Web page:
10 ways to take control of your day-to-day money


Published  07 September 2022
   2 min read

When you lose a partner you can find yourself thrown in at the deep end. In some cases this can mean having to get to grips with managing your household finances for the first time.

It can seem daunting but here are some steps to help you take control of your money.


Draw up a budget 

A good starting point is to draw up a budget so you have a clear idea of how much you’ve got coming in and going out. It may not sound like the most exciting thing to do but it’s the first step to feeling on top of your finances. The MoneyHelper Budget Planner can help you with this.


Keep a spending diary

If you find you have less cash than you thought, keep a spending diary to see what’s missing from your budget or where you’re overspending. You can either do this manually with pen and paper or with the help of an app or spreadsheet.


Put aside money

Put aside money each month for big expenses such as holidays, Christmas and annual bills so you don’t get caught out by these.


Make use of offers and vouchers

Take advantage of supermarket offers, money-saving vouchers and restaurant discounts. You can find useful tips on websites such as moneysavingexpert.com and https://www.moneyhelper.org.uk/en.


Use comparison sites

Make sure you’re not paying over the odds for insurance or utility bills by using price comparison sites such as uSwitch.comgocompare.com and confused.com.


Pay your bills on time

Pay bills on time to avoid unnecessary fines and damaging your credit record. Also consider paying bills by direct debit – you’ll often get a discount for doing so plus it can help you spread the cost of bills over several months rather than having one big bill every quarter or annually. A direct debit is an instruction you give to your bank or building society to allow a particular organisation to take money from your account on a regular basis.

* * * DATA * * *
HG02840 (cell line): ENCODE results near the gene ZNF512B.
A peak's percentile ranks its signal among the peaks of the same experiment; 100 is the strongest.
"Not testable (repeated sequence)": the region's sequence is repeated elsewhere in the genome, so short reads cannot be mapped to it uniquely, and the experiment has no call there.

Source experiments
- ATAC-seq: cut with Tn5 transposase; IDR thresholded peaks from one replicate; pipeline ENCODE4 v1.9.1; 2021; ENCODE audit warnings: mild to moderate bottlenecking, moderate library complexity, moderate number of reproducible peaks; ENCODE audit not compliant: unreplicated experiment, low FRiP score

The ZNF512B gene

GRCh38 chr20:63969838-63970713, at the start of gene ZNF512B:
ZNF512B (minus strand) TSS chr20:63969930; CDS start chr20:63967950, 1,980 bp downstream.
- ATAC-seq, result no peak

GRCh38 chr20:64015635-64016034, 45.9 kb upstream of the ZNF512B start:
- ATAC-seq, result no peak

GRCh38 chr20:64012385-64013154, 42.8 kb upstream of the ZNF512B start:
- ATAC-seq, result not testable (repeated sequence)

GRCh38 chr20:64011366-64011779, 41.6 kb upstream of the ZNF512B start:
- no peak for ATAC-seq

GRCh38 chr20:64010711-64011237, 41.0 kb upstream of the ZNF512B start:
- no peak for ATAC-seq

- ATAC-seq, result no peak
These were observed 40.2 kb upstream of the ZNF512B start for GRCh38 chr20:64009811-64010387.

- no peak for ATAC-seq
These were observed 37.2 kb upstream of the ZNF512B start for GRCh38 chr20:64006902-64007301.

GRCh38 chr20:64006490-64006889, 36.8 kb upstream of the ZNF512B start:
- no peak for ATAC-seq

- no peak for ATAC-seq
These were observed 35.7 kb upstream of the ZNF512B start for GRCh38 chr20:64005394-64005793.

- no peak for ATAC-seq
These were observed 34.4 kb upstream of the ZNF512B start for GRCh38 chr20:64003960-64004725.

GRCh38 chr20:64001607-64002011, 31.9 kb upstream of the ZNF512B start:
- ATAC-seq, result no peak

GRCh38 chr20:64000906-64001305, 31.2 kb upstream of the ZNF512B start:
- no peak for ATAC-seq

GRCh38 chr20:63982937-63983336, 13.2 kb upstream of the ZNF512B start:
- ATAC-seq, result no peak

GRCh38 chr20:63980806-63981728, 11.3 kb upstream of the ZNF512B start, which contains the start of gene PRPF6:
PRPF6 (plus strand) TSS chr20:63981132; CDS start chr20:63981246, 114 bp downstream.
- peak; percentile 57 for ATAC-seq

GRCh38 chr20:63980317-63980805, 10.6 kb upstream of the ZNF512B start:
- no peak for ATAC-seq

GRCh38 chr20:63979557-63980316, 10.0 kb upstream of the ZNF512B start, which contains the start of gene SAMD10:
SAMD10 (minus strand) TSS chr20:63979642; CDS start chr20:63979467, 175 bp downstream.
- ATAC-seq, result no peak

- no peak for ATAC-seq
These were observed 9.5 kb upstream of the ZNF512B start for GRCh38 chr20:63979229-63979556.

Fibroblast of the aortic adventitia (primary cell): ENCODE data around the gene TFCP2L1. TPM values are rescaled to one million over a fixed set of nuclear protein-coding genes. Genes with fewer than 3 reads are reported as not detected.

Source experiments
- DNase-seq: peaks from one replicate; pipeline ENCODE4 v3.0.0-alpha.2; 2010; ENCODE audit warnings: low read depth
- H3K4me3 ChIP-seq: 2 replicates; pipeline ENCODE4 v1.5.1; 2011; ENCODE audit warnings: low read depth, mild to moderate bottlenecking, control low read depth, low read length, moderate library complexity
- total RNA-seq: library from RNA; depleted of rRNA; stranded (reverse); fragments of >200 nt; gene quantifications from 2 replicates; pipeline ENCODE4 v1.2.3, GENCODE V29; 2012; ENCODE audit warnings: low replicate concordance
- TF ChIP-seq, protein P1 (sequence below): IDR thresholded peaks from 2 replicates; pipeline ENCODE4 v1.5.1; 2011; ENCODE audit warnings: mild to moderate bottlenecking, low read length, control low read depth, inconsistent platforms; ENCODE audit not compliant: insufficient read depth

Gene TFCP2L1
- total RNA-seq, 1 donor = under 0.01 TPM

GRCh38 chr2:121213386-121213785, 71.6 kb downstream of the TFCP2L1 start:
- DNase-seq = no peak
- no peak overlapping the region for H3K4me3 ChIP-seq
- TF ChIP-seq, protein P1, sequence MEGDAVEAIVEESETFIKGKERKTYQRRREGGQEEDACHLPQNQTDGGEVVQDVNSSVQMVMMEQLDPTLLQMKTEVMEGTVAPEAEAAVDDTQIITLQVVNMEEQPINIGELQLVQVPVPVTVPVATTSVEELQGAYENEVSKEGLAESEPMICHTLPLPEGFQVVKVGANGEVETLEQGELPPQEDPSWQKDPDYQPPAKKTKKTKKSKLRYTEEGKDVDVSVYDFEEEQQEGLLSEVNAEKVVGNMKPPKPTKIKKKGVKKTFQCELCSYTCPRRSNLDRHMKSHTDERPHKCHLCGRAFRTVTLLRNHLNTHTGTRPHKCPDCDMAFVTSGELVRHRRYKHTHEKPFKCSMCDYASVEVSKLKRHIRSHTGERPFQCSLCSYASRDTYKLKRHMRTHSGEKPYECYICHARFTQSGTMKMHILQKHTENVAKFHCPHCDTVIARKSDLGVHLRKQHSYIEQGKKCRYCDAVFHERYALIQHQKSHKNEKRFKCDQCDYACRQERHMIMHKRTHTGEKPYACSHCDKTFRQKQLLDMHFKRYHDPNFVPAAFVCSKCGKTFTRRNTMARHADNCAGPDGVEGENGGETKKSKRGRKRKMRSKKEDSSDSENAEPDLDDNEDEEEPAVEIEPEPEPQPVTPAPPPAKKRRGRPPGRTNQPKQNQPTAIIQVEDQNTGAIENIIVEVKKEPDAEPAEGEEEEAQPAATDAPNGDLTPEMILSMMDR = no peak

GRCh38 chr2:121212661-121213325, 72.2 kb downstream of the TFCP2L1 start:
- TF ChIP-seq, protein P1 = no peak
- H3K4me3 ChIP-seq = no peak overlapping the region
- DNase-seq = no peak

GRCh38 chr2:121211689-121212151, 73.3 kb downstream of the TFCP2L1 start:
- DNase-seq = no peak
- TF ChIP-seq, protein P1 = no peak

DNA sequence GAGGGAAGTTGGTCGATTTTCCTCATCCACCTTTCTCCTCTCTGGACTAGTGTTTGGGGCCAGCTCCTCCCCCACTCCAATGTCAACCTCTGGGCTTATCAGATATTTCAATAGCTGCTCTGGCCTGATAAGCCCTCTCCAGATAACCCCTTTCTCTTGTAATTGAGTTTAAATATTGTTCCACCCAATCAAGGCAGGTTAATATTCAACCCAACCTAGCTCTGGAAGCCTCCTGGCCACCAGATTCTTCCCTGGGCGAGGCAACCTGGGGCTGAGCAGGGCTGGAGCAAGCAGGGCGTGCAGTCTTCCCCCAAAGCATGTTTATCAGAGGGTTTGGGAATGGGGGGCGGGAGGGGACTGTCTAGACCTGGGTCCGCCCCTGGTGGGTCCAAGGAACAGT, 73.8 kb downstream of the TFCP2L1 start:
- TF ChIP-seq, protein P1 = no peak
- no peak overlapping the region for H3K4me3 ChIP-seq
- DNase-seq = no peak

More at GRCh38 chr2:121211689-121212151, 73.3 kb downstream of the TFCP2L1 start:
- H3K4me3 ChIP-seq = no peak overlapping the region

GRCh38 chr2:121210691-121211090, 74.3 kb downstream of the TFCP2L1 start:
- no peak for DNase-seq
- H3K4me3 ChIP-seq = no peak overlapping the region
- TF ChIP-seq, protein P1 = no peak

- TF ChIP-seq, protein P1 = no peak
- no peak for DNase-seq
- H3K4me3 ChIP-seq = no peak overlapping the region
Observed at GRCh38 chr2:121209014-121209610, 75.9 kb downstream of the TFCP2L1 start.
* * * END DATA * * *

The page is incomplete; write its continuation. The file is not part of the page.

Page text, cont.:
Make an emergency fund

Build up an emergency fund so you have a buffer against unexpected costs. Saving just £5 a week can build up an emergency fund of £260 a year.


Focus on paying off your debts

Cut the cost of your debts. If you have a loan, mortgage or credit card, check comparison websites to make sure you’re not paying over the odds for these. But also remember to factor in any penalty charges there may be for switching. If you have lots of debts or expensive borrowing, make sure you pay off your priority debts first (the ones that have the most serious consequences if you don’t pay them), then focus on paying off the most expensive ones. Find out more about dealing with debt at MoneyHelper.


Check interest rates on your savings

Ensure your savings are earning the best rates of interest available by using a comparison site such as Moneyfacts.


See if you are entitled to state benefits 

Check you or a member of your family is getting all the state benefits you’re entitled to by using one of the benefits calculators at gov.uk.


Please note that the price comparison websites mentioned in this article are suggestions only, their inclusion in this article does not imply we endorse them.